Frame a Shot Properly for Added Impact

Ever watch a movie that just gets your heart pounding, whether from suspense, action, or a scare? Getting a strong emotional reaction out of viewers drives engagement, sharing, and brand recall, making it an important factor in the success of your videos.

The way you frame your shots has a lot to do with their impact on viewers. Here’s how to get it right every time, using math as your secret weapon.

The Golden Ratio and Framing

A great shot that really “wows” you feels more like art than anything else. However, there is actually a mathematical basis for what makes a scene visually appealing on screen.

According to Wikipedia, the Golden Ratio refers to mathematical quantities where “their ratio is the same as the ratio of their sum to the larger of the two quantities.” In writing, it’s not clear how that complex statement about the mathematical relationship between two numbers would apply to visuals.

In practice, the impact is clear. It’s actually not that complex as these images from Wikipedia show:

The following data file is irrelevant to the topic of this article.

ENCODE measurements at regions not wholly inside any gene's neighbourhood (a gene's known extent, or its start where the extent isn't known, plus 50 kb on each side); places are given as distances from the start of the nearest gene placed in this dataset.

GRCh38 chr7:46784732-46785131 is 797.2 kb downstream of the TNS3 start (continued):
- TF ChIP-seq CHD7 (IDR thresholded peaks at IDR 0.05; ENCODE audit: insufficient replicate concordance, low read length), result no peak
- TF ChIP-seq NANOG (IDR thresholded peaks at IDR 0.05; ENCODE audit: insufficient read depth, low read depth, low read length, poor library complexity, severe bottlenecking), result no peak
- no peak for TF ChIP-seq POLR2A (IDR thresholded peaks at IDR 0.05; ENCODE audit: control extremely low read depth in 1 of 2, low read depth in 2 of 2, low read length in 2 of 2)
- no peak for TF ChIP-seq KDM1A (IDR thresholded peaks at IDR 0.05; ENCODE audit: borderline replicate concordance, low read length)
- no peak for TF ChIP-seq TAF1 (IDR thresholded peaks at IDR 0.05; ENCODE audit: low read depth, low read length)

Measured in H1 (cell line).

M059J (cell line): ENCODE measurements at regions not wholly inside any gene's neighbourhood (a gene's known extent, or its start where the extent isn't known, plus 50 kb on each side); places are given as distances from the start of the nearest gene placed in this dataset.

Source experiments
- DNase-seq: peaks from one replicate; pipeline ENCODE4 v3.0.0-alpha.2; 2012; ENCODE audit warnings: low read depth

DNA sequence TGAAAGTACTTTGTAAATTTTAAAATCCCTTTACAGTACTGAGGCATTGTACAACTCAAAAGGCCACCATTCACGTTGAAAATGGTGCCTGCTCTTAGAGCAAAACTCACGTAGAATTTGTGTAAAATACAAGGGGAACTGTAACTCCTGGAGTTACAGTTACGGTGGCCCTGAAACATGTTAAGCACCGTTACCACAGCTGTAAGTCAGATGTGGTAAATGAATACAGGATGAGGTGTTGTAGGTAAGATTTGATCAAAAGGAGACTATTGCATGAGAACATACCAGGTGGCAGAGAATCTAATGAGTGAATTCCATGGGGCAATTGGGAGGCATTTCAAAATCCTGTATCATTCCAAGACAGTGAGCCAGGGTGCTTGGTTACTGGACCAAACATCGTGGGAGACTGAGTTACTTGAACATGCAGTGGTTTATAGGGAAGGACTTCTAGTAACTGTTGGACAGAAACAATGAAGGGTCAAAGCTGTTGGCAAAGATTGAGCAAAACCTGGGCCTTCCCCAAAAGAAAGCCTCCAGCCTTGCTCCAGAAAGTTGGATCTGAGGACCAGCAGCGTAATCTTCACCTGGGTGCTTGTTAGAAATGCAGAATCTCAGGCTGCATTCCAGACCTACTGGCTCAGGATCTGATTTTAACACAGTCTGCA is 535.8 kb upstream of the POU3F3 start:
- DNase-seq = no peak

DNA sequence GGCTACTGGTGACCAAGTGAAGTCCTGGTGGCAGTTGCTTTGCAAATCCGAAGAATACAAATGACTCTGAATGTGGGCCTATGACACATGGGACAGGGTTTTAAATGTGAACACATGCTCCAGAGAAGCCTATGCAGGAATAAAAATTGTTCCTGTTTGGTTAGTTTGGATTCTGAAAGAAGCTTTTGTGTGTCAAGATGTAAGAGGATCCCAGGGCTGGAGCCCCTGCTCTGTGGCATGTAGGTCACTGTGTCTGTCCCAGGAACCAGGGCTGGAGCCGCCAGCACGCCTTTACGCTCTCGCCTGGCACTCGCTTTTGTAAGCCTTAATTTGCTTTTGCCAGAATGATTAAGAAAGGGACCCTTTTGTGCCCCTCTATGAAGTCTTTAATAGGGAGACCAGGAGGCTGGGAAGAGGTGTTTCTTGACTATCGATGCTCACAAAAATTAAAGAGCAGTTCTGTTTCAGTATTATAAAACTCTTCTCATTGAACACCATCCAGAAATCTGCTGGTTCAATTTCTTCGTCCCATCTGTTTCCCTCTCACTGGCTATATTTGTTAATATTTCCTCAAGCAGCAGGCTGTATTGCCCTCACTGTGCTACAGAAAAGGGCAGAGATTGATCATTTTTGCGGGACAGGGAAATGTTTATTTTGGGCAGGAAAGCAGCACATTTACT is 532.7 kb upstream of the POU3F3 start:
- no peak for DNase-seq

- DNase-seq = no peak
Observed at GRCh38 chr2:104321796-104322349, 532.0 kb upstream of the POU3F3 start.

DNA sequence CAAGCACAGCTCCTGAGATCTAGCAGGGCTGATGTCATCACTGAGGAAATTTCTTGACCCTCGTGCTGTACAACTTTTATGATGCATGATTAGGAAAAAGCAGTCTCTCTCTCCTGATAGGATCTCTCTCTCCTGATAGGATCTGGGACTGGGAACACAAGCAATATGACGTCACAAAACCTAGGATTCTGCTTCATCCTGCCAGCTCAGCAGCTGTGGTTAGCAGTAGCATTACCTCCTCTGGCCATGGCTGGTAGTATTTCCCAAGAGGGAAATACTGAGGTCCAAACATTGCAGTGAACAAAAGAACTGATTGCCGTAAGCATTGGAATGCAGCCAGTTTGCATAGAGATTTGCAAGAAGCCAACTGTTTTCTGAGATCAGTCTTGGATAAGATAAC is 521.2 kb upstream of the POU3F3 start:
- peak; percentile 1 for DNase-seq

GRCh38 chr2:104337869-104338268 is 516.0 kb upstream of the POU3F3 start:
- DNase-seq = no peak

Golden Rectangle for Layout of Frame

The above example is referred to as the Golden Rectangle. Imagine any interview you’ve seen with a subject up close. Their nose probably would align nicely with the line separating the two shapes. You might have instinctively aligned the subject of a shot in such a way without even realizing it.

The Golden Rectangle is derived from the Golden Ratio, which can be visualized as a Fibonacci Spiral:

Use the Fibonacci Spiral for Framing Shots Better

In the headline image for this post, we took a frame from one of the Lord of the Rings movies, and overlaid the Fibonacci Spiral. As you can see, Sam, Frodo, and the Ring are nicely aligned with the Fibonacci Spiral.

At first glance, you might not have realized that. But, you might have thought (like we did), “Wow, what a great shot.” This method of arranging a scene is innately pleasing to the eye.

Basics of Framing

Famous artists, like Salvador Dali, have used the Golden Ratio to influence the layout of their works of art for centuries. Let’s delve into ways you can leverage it in your videos today.